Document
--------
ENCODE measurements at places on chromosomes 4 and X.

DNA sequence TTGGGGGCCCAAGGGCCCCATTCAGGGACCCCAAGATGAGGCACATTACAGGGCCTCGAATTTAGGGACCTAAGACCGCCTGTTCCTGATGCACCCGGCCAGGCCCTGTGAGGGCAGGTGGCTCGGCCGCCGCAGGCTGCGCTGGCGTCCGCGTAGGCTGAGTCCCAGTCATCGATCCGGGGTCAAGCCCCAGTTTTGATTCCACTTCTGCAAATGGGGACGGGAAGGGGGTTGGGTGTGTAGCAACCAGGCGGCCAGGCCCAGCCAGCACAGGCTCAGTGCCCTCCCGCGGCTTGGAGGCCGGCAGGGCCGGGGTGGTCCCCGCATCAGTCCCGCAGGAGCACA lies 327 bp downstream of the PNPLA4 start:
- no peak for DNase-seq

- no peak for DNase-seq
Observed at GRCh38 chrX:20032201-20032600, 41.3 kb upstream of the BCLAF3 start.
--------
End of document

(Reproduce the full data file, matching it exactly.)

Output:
ENCODE measurements at places on chromosomes 4 and X.

DNA sequence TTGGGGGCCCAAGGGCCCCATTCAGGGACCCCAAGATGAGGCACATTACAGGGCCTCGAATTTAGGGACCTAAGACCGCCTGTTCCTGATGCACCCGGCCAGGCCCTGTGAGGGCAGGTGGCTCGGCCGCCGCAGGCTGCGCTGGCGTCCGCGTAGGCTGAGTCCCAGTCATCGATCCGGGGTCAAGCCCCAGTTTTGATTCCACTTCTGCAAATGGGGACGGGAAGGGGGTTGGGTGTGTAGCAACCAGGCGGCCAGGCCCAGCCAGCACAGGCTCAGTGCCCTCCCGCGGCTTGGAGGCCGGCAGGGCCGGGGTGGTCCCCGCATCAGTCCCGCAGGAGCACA lies 327 bp downstream of the PNPLA4 start:
- no peak for DNase-seq

- no peak for DNase-seq
Observed at GRCh38 chrX:20032201-20032600, 41.3 kb upstream of the BCLAF3 start.